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Time for Asean’s own brand product in manufacturing?

There is no reason for the Association of South-east Asian Nations (Asean) not to have its own variant of Sony or Samsung. Perhaps it is about time now for Asean to step up its economic integration strategy and create its own brand of products.

Time for Asean’s own brand product in manufacturing?

The electronics sector offers potential for Asean to launch its own brand products, says the author. Photo: AP

There is no reason for the Association of South-east Asian Nations (Asean) not to have its own variant of Sony or Samsung. Perhaps it is about time now for Asean to step up its economic integration strategy and create its own brand of products.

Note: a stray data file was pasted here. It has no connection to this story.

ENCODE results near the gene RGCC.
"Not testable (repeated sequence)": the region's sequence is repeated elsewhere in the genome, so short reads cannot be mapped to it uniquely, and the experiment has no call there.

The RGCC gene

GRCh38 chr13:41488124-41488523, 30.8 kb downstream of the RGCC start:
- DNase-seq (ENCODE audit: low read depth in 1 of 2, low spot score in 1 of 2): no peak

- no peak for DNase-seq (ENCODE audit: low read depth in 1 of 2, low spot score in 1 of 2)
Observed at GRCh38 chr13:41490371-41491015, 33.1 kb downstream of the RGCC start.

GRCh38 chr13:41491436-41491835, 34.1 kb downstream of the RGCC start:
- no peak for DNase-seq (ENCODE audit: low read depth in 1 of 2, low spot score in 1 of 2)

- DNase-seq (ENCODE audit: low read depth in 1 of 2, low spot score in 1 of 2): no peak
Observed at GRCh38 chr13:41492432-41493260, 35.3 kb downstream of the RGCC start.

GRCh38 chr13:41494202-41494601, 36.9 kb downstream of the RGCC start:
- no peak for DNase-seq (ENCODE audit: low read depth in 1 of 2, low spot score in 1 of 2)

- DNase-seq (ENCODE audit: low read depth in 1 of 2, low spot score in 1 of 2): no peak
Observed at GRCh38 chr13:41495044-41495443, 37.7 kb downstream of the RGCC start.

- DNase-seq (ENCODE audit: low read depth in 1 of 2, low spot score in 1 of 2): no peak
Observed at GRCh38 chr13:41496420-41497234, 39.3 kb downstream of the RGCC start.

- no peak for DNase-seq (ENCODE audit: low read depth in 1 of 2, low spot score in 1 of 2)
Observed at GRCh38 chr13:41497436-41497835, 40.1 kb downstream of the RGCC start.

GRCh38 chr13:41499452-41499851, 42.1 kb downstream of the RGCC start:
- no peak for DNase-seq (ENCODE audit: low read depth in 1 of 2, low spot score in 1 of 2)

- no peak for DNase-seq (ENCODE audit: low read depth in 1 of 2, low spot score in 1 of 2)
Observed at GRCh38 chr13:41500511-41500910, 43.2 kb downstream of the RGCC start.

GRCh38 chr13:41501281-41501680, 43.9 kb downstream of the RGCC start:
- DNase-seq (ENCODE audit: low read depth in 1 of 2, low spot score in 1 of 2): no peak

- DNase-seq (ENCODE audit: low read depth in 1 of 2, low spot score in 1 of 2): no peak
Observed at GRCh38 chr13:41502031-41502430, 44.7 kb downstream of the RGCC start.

Afterall, the grouping is now the world’s sixth largest economy. Its total trade amounted to US$2.3 trillion (S$3.12 trillion) in 2015. Among the grouping’s policies include attracting investments from multinational companies outside the region, which is justifiable because Asean is predicted to be the world’s factory over the next 10 to 15 years.

It is also important for Asean to realise the potential of regional production in creating its own brand products, which will involve the participation of all countries in the region.


There are several factors why the electronics sector offers potential for Asean to launch its own brand products.

First, electronics is the largest export sector in the region, which amounted to more than US$289 billion in 2015 or equivalent to 25 per cent of total Asean exports in goods.